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  • Should Italian Parents Start Vaccinating Their Kids Again?

    A measles outbreak puts the controversial subject of vaccinations in the spotlight in Italy
    Our Paesani

    By Francesca Di Meglio

    Italy's measles outbreak is concerning health care providers the world over. The country is reporting 1,600 cases of measles in 19 of 21 regions in 2017, according to CNN. To give you some perspective, the Italian health ministry reported that there were only 840 cases in 2016 and 250 in 2015, according to the Guardian.

    This experience is coinciding with an outbreak in Romania, which has Europe on edge. In fact, the U.S. Centers for Disease Control and Prevention issued a warning for those traveling to Romania and Italy to ensure they were aware of the outbreaks and vaccinated for their protection.

    Measles are hardly surprising. Across the world parents are wondering if vaccinations are safe. For many years, people have debated whether it was necessary to vaccinate for diseases that many have had and survived. In addition, some misinformation has spread connecting autism spectrum disorder to vaccinations.

    "The Higher Health Institute says only around 85 percent of 2-year-olds are being vaccinated against measles at present, well below the 95 percent threshold recommended by the World Health Organization to block the illness," according to the Guardian.

    Many Italians, including controversial political figure and comedian Beppe Grillo, have suggested that the side-effects of vaccinations make people weary of them. Some experts say this is just part of the "natural cycle" when dealing with diseases.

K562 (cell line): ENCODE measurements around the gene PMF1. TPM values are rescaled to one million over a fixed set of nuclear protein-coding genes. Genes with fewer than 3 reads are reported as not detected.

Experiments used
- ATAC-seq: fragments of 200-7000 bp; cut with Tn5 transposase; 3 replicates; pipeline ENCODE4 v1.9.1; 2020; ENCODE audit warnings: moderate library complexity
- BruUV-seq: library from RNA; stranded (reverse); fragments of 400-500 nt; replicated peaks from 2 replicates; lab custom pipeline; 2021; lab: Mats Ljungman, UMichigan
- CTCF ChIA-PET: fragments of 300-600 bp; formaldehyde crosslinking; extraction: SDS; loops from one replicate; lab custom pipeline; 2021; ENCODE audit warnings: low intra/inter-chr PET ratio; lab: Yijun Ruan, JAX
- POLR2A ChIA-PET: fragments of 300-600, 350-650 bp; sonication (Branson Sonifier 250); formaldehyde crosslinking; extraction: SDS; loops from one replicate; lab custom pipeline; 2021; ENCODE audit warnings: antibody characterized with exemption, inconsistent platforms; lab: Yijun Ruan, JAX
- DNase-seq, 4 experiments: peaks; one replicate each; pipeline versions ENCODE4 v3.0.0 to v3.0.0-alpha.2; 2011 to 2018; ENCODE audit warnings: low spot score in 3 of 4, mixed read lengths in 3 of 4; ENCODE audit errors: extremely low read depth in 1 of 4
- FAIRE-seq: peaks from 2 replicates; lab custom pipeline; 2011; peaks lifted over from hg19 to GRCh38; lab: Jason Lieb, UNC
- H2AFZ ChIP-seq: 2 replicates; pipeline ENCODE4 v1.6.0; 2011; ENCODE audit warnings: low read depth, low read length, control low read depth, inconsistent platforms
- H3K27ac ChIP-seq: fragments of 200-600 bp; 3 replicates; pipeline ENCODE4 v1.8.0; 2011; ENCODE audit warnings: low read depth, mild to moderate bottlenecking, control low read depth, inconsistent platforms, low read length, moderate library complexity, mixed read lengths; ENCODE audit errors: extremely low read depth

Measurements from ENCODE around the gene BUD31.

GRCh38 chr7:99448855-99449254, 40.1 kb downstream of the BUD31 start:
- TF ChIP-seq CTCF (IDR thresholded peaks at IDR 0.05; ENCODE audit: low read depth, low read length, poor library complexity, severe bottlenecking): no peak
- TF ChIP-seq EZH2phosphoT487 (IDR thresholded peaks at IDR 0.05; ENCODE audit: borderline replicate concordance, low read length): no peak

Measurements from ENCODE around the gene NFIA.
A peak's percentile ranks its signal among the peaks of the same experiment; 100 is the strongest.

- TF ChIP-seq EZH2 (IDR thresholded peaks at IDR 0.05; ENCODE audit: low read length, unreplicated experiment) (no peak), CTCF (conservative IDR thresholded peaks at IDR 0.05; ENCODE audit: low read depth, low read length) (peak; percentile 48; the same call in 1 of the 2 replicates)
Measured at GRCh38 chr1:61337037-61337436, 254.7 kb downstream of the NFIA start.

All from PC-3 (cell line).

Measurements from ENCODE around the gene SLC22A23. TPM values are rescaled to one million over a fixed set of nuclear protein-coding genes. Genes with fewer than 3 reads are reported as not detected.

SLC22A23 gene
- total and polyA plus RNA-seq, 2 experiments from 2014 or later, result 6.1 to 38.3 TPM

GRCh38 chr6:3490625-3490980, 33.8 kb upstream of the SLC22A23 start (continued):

Nonetheless, discover some reasons to reconsider vaccinations in Italy (or anywhere else):

    Responsibility to your fellow man
    When you don't vaccinate your child, you're making a decision for all the children – not to mention adults – who are not vaccinated and come into contact with your kid. Being a good neighbor means considering those around you. This is no different.

    Minimizing risk
    Sure, many people have had measles and chicken pox and other similar illnesses and survived. But 21 people with measles have died in Romania. And 40 percent of the infected Italians ended up in the hospital, according to CNN. Most of the infected are older than 15 and were not vaccinated as children.

    Peace of mind
    No one wants to worry about what ifs, nor does she want to regret a decision such as not vaccinating her child. Getting vaccinations for your child (not to mention yourself) gives you one less thing about which to worry.

    Di Meglio has written the Our Paesani column for since 2003. You can follow the Italian Mamma on Facebook or Twitter @ItalianMamma10.

    Article Published 4/24/17


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